Religion is a human universal. For thousands of years, people have held religious beliefs and participated in religious rituals. Throughout history, every human society has featured some kind of supernatural or religious belief.
Why is religion so dominant? One reason is that it is a powerful tool for explanation.
The world is a mysterious place and was even more mysterious before the rise of modern science. Religion can be a way to understand this mystery. This idea goes back to theologians and philosophers such as Henry Drummond And Friedrich Nietzscheboth of whom supported the “God of the gaps” hypothesis, in which divine intervention by God is used to explain gaps in scientific knowledge.
For example, ancient Chinese and Korean societies looked to divine intervention to justify changing their rulers, while Egyptians, Aztecs, Celts and Tiv people used the will of gods to explain celestial cycles.
In today’s world, there are many American Christians viewed the COVID pandemic as a form of divine punishment.
But despite these specific examples, we know little about what kinds of phenomena people try to explain through religion. If religion helps us fill gaps in knowledge, what kind of gaps is it likely to fill?
Our international research team has been exploring this question for the past five years by examining ethnographies of societies around the world and throughout history.
We found societies are overwhelmingly more likely to have supernatural beliefs pertaining to “natural” phenomena, rather than “social” phenomena.
Read more: Rituals have been crucial to humans throughout history – and we still need them
Supernatural explanations for natural events
In total, our research sample included historical data from 114 different societies.
These ranged from nomadic hunter-gatherer groups in Africa (such as the ǃKung people), to fishing and horticultural societies of the Pacific Islands (such as people of the Trobriand Islands), to large “complex” societies with modern technology and written records (such as the Javanese, Malay and Turkish societies).
For each society, we read ethnographic texts and identified supernatural explanations that were widely believed by the people. We then identified the source of the statement.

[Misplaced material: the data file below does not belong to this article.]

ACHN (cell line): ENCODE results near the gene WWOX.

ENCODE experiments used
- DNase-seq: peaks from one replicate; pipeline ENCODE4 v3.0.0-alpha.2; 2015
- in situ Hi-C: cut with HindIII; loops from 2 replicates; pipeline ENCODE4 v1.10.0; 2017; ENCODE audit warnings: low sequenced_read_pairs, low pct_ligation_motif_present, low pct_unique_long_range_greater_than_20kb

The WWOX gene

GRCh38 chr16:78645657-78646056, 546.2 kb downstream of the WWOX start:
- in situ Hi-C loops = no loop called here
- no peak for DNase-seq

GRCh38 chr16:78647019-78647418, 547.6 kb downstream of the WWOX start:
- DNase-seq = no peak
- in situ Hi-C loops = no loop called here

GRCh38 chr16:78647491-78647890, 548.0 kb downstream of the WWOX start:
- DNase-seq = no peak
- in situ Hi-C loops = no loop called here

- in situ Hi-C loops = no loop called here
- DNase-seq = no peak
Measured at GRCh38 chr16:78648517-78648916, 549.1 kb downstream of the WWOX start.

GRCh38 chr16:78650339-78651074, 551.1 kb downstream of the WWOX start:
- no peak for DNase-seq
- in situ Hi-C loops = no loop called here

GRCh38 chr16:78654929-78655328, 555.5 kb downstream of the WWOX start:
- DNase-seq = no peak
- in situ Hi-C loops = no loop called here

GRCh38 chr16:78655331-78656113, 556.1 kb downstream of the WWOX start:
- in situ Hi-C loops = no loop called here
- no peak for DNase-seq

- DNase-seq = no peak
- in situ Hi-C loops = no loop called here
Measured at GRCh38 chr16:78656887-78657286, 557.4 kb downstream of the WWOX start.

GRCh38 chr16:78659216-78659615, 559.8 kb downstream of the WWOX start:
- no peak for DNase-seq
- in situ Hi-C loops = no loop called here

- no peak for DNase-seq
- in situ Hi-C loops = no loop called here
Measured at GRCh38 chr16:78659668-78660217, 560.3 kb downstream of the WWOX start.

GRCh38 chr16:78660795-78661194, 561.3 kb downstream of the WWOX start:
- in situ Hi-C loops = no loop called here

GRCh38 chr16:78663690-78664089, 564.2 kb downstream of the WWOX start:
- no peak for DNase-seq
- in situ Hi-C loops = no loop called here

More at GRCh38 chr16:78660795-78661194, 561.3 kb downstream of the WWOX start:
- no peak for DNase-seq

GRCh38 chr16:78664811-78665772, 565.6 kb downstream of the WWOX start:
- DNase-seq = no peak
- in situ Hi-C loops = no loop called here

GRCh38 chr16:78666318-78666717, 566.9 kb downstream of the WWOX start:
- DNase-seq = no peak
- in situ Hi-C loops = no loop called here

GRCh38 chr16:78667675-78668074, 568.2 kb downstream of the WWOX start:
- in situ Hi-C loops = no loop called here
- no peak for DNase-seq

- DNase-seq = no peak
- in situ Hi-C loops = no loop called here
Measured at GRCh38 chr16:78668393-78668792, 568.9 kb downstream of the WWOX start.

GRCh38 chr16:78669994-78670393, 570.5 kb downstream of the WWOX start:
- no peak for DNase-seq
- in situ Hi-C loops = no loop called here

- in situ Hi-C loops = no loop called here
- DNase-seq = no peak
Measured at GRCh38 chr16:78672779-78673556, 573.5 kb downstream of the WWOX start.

We were particularly interested in whether supernatural explanations focused on “natural” phenomena – events that had no apparent human cause, such as disease, natural disasters and drought – or whether they focused on man-made “social” phenomena such as wars, murder and theft. .
We found explanations for all these different phenomena in our research. For example, the Cayapa people of the Ecuadorian rainforest attributed lightning, a natural phenomenon, to the thunder spirit, who carried a great sword that glittered when he used it in battle.
And the Comanche people of the great American plains explained the timing of war, a social phenomenon, using the dreams of medicine men.
However, our results also revealed a striking gap: supernatural explanations for natural phenomena were much more common than for social phenomena.
In fact, almost all of the societies we surveyed had supernatural explanations for natural phenomena such as disease (96%), natural disasters (92%), and drought (90%). Fewer had supernatural explanations for warfare (67%), murder (82%), and robbery (26%).
Supernatural beliefs evolve as societies grow
The worldwide prevalence of naturally-oriented supernatural explanations is one of the most striking findings from our research. It is partly surprising because today’s major religions such as Christianity and Islam are very social institutions.
Contemporary Christians rely on their religious beliefs as more of a social and moral compass than a way of understanding the weather. Similarly, the Bible attempts to explain a variety of social phenomena. The story of Cain and Abel explains the origins of murder, while the Book of Joshua explains the supernatural causes of the war that destroyed Jericho.
So how can we explain the contrast between supernatural explanations in contemporary Christianity and supernatural explanations in traditional societies, as told through historical records? One of our findings could provide a clue.
We found that societies develop more supernatural explanations for social phenomena as they grow in size and complexity. Societies more populous with currency and land transportation were more likely to explain events such as theft and warfare using supernatural principles than small hunter-gatherer and horticultural groups.
We cannot say for sure why this is so. It may be because people know and trust each other less in larger societies, and this translates into belief in witchcraft and wizardry. Or maybe people in larger complex societies are more concerned about things like warfare and theft, and are therefore more likely to develop supernatural explanations.
Intellectuals like Edward Tylor And David Hume thought that religious beliefs may have emerged as a means of explaining natural phenomena.
While our research cannot shed light on the origins of religion, it does confirm this idea. But apart from that, it also shows that societies are more likely to turn to religion to understand the social world as they get bigger and more complex.
Read more: In Japan, supernatural beliefs connect the spiritual realm to the earthly objects around us